A Mob's Bold Deliberate Work

Article from the Monroe City News of 29 May 1902. 

Abe Witherup Hung at Paris for the Murder of William Grow. With No Desire to Conceal Their Identity Armed Men Break Down the Doors of the Jail and Get Their Men. Father of the Murdered Man Leads the Mob – Dies Bravely. 
“An armed body of men, about seventy-five in number, battered down the doors of the county jail at Paris last Saturday night and took Abraham Witherup, who was charged with the murder of William Grow on April 17, 1902, and hung him from Salt River bridge at 2 o’clock in the morning.

Ever since the murder of Grow there have been continuous threats of, mobbing the accused, and it was talked on the streets of Monroe City last Saturday that a mob would visit Paris for the purposed of avenging the murder of young Grow.

Saturday morning Witherup was arraigned before Judge Eby and his trial set for June 30. It had been rumored that a mob would be ready to take him from the officers as he was being taken from the jail to the Courthouse, but the officers eluded it by having him arraigned at the early hour of 8 a.m., before the arrival of the men in town. This, together with the postponement of the trial, until such a late date, so incensed Grow’s friends that they decided to lynch the man.

Justice has so often been delayed or never meted out that the friends and relatives of the murdered man decided to administer what they deemed justice. Sheriff Clark and deputies Clark and Masterson were apprised of the coming of the mob and stationed themselves at the jail at an early hour Saturday night. By 11 o’clock the streets were thronged with people from the surrounding country and it was plain to be seen that they meant to get Witherup, even if they had to tear down the jail to do so.

Stephen Grow, father of the murdered boy, went to the Sheriff and demanded the keys, saying that the crowd did not desire trouble nor to hurt anyone, but that they intended to have Witherup at any cost. The Sheriff refused to deliver the keys and pleaded with them to let the law take its course. For several hours the Sheriff with his assistants stood at the door of the jail with drawn revolvers and succeeded in keeping back the crowd, and it seemed that the mob would have t give up.

Cooler heads tried to reason with Mr. Grow, the murdered man’s father, who seemed to be the leader, but to no avail. They secured sledge hammers and iron bars from a blacksmith shop and marched boldly to the jail. Not one of the number was masked nor tried in any way to conceal his identity. The officers who stood guard at the jail were overpowered and divested of their fire arms. The mob failed to secure the keys as the Sheriff had previously hid them. The locks and hinges soon yielded to the heavy blows of the sledge hammers and within a few minutes the mob was within the jail and at work upon the door of the cell in which was confined the man who was so soon to meet his fate.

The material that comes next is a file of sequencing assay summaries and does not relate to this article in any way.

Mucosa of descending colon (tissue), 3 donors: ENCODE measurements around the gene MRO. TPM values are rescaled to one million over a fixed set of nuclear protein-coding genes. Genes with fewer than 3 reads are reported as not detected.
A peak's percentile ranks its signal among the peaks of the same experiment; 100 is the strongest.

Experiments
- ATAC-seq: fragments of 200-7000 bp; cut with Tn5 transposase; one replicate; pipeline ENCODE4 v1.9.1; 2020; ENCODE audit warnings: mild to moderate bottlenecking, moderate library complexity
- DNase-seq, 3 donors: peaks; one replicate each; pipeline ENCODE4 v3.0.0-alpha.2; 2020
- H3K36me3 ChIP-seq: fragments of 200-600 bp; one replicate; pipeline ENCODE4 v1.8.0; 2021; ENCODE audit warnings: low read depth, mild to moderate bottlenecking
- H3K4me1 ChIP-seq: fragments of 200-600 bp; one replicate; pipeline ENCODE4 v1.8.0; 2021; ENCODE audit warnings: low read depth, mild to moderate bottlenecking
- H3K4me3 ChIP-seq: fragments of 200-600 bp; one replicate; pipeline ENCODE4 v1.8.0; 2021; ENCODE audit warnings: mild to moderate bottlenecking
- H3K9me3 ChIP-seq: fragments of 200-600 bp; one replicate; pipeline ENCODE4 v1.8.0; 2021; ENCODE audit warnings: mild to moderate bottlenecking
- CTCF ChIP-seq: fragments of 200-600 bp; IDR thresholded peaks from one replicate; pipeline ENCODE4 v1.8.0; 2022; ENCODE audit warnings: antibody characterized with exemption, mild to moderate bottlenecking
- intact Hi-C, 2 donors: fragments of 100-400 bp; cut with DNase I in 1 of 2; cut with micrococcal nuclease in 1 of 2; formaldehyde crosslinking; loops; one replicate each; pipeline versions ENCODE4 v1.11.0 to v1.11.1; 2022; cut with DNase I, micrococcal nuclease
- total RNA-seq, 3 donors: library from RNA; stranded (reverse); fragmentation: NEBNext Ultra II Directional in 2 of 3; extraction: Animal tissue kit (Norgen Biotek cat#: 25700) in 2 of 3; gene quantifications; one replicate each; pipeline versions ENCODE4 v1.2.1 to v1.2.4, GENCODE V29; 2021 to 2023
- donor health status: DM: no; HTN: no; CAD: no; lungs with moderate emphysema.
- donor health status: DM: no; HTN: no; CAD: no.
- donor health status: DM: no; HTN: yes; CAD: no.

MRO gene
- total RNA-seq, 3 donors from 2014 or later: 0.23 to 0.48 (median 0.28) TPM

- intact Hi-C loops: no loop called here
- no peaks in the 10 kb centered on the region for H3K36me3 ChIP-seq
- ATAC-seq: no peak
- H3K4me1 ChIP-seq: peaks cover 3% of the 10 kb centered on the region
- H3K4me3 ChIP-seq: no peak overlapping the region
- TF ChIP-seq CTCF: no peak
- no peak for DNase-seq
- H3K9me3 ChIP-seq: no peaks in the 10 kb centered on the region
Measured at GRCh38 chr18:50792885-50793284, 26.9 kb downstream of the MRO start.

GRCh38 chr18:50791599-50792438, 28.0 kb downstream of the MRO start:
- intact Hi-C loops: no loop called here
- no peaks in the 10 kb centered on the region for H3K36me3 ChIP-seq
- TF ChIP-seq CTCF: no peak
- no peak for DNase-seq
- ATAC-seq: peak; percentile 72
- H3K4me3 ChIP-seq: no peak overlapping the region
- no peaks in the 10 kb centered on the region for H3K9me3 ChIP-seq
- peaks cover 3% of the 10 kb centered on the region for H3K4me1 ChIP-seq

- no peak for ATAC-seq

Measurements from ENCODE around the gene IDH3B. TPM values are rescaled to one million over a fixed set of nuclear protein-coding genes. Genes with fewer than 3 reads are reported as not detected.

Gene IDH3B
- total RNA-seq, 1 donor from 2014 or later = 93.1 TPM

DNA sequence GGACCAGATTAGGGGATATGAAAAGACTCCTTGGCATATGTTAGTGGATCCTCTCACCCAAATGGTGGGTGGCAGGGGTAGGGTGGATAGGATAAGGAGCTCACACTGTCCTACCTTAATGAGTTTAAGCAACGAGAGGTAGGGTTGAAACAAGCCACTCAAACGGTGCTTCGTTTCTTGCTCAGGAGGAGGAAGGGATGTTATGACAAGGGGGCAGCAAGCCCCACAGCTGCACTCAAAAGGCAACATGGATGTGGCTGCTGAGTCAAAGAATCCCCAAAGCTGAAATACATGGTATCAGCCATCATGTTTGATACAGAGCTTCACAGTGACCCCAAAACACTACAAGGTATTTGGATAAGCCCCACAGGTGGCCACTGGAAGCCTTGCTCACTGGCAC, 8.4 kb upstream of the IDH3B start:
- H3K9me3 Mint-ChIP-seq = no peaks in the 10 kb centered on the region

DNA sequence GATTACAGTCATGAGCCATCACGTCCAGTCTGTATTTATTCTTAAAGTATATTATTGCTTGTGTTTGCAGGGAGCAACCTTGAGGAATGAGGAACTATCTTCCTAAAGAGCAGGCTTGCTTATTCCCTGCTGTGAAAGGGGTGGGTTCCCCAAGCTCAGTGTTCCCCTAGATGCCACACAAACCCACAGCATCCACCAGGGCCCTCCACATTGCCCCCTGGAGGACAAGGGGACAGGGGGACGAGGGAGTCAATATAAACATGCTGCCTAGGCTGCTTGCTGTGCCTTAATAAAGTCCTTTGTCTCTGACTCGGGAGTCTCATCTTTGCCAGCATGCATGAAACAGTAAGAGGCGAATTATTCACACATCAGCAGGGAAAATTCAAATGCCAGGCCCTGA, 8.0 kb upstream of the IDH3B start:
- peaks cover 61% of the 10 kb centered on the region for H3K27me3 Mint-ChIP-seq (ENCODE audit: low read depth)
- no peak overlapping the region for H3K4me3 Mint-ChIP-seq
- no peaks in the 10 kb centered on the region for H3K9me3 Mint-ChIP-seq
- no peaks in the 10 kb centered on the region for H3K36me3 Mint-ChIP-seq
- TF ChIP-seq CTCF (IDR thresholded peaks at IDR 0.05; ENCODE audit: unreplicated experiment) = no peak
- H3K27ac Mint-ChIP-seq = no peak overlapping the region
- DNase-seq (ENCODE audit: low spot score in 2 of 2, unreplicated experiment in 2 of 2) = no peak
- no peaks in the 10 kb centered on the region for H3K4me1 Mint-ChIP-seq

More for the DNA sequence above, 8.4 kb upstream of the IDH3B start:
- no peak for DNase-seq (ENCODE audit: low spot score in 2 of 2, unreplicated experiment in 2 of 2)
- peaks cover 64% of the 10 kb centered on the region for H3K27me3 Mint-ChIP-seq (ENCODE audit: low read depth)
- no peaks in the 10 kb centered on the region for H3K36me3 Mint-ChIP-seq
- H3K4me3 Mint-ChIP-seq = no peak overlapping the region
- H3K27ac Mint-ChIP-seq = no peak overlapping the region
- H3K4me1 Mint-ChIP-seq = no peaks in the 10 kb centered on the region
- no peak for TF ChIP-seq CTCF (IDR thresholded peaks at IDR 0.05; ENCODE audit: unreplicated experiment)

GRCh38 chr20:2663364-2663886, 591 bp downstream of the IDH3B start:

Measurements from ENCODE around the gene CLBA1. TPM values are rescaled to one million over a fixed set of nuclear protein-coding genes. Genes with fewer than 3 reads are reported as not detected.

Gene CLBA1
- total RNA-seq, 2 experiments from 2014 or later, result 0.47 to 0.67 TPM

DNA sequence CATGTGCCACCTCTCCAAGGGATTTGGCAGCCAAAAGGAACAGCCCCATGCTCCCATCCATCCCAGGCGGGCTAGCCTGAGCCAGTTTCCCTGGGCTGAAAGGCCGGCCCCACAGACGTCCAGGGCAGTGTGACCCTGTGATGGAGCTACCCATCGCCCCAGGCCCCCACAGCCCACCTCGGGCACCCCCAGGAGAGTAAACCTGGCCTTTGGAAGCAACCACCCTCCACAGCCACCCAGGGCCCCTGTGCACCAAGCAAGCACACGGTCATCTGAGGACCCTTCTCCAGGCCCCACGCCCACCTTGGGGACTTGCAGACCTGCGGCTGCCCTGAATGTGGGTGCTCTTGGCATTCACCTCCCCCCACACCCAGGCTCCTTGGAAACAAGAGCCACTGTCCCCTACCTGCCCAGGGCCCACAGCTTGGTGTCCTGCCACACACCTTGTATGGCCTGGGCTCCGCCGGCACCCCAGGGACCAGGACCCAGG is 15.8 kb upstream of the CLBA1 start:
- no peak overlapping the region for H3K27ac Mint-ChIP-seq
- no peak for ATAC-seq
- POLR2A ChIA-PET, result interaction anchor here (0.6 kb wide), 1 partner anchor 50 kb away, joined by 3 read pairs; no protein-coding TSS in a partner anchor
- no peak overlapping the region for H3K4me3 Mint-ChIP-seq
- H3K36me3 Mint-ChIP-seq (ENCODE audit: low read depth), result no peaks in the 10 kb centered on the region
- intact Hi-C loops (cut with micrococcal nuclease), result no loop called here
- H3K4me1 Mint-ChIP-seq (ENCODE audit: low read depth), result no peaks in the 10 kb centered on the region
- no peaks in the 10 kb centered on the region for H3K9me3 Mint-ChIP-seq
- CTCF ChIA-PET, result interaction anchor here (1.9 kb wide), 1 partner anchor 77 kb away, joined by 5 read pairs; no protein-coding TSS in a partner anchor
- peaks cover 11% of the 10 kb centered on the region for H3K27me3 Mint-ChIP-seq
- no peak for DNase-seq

Before breaking into the cell Witherup coolly told the sheriff to give up the keys, as they would break in anyhow. It did not take long to force an entrance to Witherup’s cell. A large rope was immediately place around the murderer’s neck. Jas. H. Whitecotton made an earnest plea, imploring the men for the sake of the fair name of Monroe county, themselves, their families and justice to let the law be carried out. The mob was deaf to his appeal, was powerful and determined, and the officers and Whitecotton were powerless to check it. It swept by Whitecotton and out into the street with Witherup, a rope dangling around his neck.

The angry crowd proceeded down Main street about a quarter of a mile to the Palmyra Ford, where a large iron bridge spans Salt river. One end of the rope was tied to a large iron railing and Witherup was given the privilege of saying anything or making any confession he desired and of praying. He stated that he had nothing to say and no further confession to make, and that he had been trying to pray during his confinement in jail.

In reply to questions asked him by Grow, he said that he and Will Grow were fighting when he killed him; that they had had trouble the day of the murder and that on the night of the killing he (Grow) got mad because Witherup would not accompany him to the home of Wm. Gray. Witherup said that he killed Grow in self-defense and did not know how many times he struck him, but was positive that he did not kill him the first time. Witherup said he did not know what became of Grow’s watch and money, and denied that he had killed a boy in Kansas.

Witherup was the most composed man in the crowd, and talked as quietly and rationally as though he was speaking in private conversation. He was not nervous or excited in the least, did not beg or plead for anything whatever, but met death bravely and without evidence of fear. After he was done speaking, his hands and arms were tied behind him and he was ordered to get upon the railing and jump off. He replied very calmly that he could not do so with his feet tied. He was lifted up and placed on the top railing, where he sat for a moment.

At exactly 2 a.m. Stephen Grow, the dead boy’s father, gave Witherup a push which sent him far out into the air and into eternity. He died a painless death and did not make a struggle as his neck was broken in the fall. For some time his body swung to and fro like a pendulum, and he hung in the air between the bridge and the river until 8 o’clock in the morning, when the Coroner, Doctor Johnson, of Madison, arrived. He immediately summoned a jury, and went at once to the scene and then ordered the body cut down and removed to the Court house, where the corpse was embalmed and dressed.”